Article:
First Nations upset after Alberta appeal court rejects argument over Shell’s Jackpine Mine

First Nations upset after Alberta appeal court rejects argument over Shell’s Jackpine Mine by Marty Klinkenberg, November 26, 2012, Edmonton Journal
The Alberta Court of Appeal on Monday dismissed a leave to appeal from First Nations groups who complained their treaty rights are being violated by Shell Oil’s proposed expansion of its Jackpine Mine 100 kilometres northeast of Fort McMurray. Justice Frans Slatter rejected an application from the Athabasca Chipewyan First Nation and the Métis Nation of Alberta, who requested the $12-billion project be delayed because the Crown failed to consult with the bands whose traditional lands will be affected by the development. Earlier, a review panel convened to hear arguments about the project ruled that the bands’ request for a stay was beyond its jurisdiction. The Court of Appeal agreed. The joint review panel “is not required … to make any determination as to … whether the Crown has met its respective duties to consult …,” Slattery wrote. The justice said that since the First Nations were given an opportunity to raise their objections to Shell’s project with the panel, they could not issue a constitutional challenge.

Allan Adam, chief of the Athabasca Chipewyan First Nation, said he was disappointed with the decision. “At this point we are pretty much frustrated,” Allan said. “We anticipated the court would hear our arguments. The fact remains that there was a was a breach in protocol, and the judge should have taken that into account. “A project of this magnitude couldn’t possibly be in the public interest if our rights have not been upheld and we have not been adequately consulted. I don’t think the judge understands aboriginal law.”  During hearings in Fort McMurray and Edmonton over the past month, the First Nations raised concerns about the project with the joint review panel, saying the proposed development would adversely affect their rights to hunt, fish and trap. “There has been a complete devolution of the Crown’s duty to consult pushing consultation into the hands of the proponents and downgrading First Nation rights,” Adam said Monday. “Our people are being failed by all levels of government.”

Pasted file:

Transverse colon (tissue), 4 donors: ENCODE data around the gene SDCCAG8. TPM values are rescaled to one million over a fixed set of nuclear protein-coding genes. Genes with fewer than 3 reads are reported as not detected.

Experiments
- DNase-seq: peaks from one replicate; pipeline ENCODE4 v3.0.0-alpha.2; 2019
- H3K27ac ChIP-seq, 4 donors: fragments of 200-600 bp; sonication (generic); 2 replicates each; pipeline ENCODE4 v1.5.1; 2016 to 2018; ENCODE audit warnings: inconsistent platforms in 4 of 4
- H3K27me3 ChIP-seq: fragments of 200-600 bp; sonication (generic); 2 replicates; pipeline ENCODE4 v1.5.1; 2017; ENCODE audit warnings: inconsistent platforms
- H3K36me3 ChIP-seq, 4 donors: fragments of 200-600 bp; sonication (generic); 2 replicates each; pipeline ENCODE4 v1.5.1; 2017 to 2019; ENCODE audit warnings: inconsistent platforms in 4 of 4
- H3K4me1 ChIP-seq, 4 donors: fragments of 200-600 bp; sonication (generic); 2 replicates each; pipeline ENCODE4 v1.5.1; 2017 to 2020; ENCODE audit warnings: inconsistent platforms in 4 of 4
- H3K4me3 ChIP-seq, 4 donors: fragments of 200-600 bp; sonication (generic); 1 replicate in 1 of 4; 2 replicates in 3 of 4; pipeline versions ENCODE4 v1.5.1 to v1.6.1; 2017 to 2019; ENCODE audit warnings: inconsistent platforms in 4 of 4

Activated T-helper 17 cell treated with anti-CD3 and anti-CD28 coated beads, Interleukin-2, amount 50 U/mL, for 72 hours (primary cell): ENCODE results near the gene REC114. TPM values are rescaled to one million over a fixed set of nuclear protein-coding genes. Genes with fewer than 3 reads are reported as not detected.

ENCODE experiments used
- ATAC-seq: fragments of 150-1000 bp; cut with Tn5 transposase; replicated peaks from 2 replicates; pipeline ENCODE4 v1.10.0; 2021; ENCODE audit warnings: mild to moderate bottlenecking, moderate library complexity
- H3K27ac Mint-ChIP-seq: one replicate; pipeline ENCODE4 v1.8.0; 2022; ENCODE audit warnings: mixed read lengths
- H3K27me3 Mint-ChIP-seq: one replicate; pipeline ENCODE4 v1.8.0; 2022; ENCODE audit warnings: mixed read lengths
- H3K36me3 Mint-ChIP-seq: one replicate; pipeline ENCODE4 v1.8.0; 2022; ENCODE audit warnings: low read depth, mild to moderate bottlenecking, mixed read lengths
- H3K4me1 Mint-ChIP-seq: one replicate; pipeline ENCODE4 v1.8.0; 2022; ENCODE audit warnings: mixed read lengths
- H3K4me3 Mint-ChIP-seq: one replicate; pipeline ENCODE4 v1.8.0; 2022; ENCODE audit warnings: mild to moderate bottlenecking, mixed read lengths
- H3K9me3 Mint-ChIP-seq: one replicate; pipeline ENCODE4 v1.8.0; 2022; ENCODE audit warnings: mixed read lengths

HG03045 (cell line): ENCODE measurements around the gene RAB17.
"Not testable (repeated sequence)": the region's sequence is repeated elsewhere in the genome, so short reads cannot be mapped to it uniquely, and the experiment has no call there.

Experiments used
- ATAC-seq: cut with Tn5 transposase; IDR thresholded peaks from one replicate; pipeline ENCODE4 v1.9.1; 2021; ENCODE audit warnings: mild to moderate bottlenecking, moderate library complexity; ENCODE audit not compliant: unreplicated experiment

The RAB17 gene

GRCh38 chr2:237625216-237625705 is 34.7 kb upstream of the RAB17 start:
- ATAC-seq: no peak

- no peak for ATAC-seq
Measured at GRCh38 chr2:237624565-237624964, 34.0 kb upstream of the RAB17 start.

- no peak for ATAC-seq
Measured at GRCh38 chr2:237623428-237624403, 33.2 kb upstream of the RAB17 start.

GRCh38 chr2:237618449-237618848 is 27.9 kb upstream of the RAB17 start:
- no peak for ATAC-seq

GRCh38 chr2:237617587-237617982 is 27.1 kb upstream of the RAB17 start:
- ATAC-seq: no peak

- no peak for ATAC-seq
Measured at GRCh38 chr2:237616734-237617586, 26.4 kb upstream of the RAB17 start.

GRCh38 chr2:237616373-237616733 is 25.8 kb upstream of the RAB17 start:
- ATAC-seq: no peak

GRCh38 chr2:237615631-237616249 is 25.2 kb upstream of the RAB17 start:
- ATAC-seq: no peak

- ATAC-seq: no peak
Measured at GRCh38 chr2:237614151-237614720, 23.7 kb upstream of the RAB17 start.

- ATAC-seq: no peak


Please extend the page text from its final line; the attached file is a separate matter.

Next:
Shell is undertaking the project, which will result in substantial habitat loss and reduced air quality, to increase its output of bitumen from 255,000 to 355,000 barrels per day. [Emphasis added]

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